Do you struggle to grow grass under trees? Instead extend your wildlife habitat offering by learning how to create layered landscapes of natives in shady parts of your yard. Less lawn, less mowing, and instead layers of native ground covers, perennials, shrubs, understory trees, and canopy trees. Many shade-loving natives flower and bear fruit that benefit birds, butterflies, moths, turtles; plus many shade-loving natives are important caterpillar plants for our butterflies and moths. Pat’s own deep dive into shade gardening coincided with reclaiming a third of their half-acre property, a woods overgrown with Multiflora Rose and Japanese Honeysuckle, in 2009. Today that woods is full of natives, some planted by Pat, some shared by fellow wildlife gardeners like Jesse Connor, some seeded by birds (like the frequently found Willow Oak seedlings, planted by Blue Jays carrying acorns into this oasis), and other natives that were in the seed bank but deprived of sun to grow until the Multiflora Rose was removed. If you are just beginning to add native trees and shrubs to your yard, Pat Sutton will share some of the very best natives that will enhance your habitat and benefit wildlife.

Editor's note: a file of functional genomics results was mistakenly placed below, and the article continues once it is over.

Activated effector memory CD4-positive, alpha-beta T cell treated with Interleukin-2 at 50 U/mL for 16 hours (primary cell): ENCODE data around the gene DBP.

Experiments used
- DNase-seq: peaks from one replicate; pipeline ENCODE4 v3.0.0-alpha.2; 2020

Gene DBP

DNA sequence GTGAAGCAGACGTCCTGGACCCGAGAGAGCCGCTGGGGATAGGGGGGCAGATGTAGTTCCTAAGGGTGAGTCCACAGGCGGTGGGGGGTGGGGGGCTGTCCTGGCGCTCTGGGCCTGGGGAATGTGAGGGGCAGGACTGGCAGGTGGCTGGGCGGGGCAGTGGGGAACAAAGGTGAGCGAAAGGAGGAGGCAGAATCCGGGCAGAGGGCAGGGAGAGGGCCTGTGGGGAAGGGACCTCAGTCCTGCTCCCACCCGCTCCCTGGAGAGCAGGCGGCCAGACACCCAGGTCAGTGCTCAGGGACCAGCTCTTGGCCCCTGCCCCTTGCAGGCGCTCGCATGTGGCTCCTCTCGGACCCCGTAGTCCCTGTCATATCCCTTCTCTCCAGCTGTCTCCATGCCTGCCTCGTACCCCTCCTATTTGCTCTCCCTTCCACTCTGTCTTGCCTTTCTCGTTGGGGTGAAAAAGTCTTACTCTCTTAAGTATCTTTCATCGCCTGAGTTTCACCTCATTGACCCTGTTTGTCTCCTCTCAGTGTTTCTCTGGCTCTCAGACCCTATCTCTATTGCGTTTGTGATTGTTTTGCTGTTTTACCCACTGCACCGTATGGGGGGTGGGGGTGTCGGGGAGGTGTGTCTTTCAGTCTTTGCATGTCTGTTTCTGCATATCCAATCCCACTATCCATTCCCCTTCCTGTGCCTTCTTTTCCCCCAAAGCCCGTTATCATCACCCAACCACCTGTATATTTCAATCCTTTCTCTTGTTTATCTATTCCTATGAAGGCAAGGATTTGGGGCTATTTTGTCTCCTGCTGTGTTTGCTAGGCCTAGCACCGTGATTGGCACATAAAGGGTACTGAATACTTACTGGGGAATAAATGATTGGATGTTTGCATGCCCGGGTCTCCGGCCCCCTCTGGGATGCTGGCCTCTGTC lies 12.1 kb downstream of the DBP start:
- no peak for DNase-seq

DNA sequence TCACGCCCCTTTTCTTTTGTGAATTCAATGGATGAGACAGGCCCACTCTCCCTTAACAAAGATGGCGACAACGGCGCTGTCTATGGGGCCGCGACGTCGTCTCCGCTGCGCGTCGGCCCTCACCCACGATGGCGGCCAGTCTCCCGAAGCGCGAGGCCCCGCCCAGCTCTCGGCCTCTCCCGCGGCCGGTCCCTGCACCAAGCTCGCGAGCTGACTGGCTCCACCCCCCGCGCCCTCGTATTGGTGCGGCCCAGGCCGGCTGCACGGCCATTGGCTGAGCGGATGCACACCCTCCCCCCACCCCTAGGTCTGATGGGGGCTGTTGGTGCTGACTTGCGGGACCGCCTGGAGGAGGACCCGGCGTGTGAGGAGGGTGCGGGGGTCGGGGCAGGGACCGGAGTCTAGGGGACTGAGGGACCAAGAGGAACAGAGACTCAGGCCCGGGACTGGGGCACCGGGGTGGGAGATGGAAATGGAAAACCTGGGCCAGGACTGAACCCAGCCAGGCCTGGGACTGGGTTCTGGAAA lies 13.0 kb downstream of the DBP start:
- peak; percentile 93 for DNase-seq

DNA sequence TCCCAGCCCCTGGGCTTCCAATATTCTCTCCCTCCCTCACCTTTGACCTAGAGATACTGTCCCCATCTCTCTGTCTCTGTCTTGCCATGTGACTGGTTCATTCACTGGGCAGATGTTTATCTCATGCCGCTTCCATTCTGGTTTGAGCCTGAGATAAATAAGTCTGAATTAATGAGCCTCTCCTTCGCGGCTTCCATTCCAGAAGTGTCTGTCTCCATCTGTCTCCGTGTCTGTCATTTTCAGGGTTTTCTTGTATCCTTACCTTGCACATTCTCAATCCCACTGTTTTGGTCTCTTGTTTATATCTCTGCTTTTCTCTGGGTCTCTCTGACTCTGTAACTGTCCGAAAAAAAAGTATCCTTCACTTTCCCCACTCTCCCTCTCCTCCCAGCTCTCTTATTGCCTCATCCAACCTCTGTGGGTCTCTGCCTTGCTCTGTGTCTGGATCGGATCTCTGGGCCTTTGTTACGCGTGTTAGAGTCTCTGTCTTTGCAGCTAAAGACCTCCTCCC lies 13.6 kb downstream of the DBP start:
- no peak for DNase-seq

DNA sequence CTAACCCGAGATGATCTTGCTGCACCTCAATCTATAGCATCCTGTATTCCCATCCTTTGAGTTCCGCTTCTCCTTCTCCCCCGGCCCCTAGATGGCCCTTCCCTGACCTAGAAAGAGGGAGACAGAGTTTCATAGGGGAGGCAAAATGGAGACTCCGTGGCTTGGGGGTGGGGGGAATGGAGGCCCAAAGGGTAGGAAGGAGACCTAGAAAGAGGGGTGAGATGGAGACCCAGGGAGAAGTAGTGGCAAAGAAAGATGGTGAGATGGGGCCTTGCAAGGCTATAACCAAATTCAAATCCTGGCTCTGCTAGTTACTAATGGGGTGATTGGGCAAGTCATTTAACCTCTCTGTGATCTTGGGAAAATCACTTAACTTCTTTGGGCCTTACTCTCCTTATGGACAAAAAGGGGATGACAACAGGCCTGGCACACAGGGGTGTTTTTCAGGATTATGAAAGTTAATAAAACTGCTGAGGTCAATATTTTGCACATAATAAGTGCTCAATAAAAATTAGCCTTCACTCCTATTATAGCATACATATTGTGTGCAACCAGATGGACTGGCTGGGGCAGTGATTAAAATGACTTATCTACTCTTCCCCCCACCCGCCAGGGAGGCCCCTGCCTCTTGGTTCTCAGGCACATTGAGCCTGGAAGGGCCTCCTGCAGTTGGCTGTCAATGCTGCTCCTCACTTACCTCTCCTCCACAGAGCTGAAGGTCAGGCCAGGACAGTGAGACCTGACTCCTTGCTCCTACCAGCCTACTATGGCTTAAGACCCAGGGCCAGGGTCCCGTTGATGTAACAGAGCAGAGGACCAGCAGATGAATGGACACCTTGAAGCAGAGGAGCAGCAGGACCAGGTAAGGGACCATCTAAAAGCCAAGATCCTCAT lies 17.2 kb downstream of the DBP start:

Before this program, download, print, and read my many handouts on native plants for specific sites (pollinator gardens, shady areas, etc). My “Shade Gardening in the Mid-Atlantic” handouts will prove very helpful as folks learn from this program. My “Gardening for Pollinators” handout is KEY; it is my most in depth handout and applies to all native plant gardening. My list of “New Jersey’s Native Trees, Shrubs, and Vines That are Most Beneficial to Birds” is annotated with the number of NJ bird species that feed on fruits, seeds, cones, or catkins of each. My “List of Some Sources of Native Plants in NJ, DE, eastern MD, and eastern PA” directs readers to safe sources of native plants grown by knowledgeable nursery owners wise to the hazards of neonics! Click HERE to see these native plant resources / handouts and others.